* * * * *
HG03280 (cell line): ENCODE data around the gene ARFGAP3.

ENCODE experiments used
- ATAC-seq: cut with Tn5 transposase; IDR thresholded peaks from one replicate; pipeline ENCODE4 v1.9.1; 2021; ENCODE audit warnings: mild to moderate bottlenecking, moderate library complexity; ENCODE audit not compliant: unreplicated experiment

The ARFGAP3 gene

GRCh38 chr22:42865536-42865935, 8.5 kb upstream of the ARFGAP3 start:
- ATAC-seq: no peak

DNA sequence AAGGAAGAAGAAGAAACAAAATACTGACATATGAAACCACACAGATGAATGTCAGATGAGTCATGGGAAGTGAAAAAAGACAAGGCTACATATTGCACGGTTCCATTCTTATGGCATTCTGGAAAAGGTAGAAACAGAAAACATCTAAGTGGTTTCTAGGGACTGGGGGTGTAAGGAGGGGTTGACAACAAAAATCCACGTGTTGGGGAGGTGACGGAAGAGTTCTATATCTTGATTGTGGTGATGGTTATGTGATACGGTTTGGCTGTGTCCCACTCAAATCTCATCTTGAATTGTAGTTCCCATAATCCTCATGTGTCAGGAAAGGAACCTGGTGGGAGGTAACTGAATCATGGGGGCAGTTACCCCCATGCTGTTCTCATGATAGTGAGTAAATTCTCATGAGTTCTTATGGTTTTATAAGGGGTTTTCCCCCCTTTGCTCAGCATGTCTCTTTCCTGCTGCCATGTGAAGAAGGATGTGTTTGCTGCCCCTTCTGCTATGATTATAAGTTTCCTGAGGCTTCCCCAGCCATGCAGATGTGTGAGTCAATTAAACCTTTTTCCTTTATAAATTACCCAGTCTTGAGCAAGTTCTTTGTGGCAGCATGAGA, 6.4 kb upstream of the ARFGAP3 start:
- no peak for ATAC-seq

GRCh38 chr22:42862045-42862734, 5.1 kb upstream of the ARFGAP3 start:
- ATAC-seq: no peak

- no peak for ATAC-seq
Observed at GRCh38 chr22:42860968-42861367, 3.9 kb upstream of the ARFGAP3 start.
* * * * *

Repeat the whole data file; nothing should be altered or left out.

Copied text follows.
HG03280 (cell line): ENCODE data around the gene ARFGAP3.

ENCODE experiments used
- ATAC-seq: cut with Tn5 transposase; IDR thresholded peaks from one replicate; pipeline ENCODE4 v1.9.1; 2021; ENCODE audit warnings: mild to moderate bottlenecking, moderate library complexity; ENCODE audit not compliant: unreplicated experiment

The ARFGAP3 gene

GRCh38 chr22:42865536-42865935, 8.5 kb upstream of the ARFGAP3 start:
- ATAC-seq: no peak

DNA sequence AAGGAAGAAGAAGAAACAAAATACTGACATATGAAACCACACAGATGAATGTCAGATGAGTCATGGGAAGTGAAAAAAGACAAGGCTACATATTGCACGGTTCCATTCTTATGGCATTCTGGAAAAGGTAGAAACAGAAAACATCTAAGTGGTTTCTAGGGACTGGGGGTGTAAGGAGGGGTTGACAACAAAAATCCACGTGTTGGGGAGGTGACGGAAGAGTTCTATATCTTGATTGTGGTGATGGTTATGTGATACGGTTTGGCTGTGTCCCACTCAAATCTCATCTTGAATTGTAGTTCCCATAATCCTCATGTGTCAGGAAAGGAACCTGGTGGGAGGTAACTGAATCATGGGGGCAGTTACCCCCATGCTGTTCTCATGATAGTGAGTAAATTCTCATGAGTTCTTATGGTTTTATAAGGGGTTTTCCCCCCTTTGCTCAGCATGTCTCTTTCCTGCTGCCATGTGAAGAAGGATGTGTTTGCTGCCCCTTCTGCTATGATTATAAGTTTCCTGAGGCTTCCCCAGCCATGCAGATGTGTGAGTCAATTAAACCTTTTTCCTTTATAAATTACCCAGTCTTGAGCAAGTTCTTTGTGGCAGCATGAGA, 6.4 kb upstream of the ARFGAP3 start:
- no peak for ATAC-seq

GRCh38 chr22:42862045-42862734, 5.1 kb upstream of the ARFGAP3 start:
- ATAC-seq: no peak

- no peak for ATAC-seq
Observed at GRCh38 chr22:42860968-42861367, 3.9 kb upstream of the ARFGAP3 start.